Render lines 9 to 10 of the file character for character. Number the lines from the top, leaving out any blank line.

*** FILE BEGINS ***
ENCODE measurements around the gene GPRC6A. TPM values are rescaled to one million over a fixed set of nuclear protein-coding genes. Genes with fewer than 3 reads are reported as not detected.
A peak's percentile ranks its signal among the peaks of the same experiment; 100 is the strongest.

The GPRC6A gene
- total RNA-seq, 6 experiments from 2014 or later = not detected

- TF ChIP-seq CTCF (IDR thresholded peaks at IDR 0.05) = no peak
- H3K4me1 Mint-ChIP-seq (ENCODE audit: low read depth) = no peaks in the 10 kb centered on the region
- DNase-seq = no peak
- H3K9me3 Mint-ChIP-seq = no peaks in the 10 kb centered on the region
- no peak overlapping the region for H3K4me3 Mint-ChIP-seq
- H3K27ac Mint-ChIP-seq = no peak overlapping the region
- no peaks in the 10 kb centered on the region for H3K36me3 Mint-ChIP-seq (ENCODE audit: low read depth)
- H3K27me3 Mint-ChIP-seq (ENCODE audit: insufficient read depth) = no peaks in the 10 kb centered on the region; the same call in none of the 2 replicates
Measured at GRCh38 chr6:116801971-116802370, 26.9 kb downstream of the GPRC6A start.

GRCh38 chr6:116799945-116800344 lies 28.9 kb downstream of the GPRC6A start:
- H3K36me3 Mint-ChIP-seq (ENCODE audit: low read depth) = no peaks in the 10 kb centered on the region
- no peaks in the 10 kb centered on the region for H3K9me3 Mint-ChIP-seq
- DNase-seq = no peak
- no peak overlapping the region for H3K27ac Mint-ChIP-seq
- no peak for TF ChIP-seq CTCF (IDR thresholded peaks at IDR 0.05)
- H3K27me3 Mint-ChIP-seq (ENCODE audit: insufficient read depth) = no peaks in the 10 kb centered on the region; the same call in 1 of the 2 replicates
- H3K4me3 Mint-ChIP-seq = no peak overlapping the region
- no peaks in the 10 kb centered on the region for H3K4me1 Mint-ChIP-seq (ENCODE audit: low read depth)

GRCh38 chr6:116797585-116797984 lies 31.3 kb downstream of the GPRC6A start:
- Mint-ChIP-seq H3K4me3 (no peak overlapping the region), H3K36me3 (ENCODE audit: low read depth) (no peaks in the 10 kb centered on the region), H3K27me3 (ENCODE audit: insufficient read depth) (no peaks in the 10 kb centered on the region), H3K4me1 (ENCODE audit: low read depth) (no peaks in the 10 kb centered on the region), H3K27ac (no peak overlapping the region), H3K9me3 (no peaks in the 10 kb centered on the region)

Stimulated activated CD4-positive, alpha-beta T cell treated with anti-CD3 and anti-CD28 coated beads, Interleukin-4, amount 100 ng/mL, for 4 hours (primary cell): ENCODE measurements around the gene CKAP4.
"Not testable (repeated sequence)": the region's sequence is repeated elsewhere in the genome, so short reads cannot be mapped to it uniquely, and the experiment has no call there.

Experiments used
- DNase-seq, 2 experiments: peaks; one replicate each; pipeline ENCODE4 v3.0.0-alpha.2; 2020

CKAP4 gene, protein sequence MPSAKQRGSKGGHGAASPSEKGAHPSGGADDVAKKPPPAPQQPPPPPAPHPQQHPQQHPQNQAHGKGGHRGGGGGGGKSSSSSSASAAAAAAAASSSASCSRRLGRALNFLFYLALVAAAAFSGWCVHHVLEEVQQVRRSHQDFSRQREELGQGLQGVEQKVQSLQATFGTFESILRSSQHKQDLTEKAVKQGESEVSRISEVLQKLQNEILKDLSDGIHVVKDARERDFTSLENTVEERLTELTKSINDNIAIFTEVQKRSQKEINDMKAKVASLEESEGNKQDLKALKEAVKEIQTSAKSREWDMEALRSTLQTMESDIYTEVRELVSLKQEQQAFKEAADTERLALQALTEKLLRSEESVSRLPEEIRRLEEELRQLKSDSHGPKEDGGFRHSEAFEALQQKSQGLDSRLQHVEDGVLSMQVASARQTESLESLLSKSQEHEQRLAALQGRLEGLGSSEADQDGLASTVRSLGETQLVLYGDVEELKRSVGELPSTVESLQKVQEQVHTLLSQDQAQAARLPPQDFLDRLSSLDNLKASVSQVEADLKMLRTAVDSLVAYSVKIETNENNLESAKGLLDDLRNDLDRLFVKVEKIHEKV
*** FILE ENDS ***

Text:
- no peak overlapping the region for H3K4me3 Mint-ChIP-seq
- H3K27ac Mint-ChIP-seq = no peak overlapping the region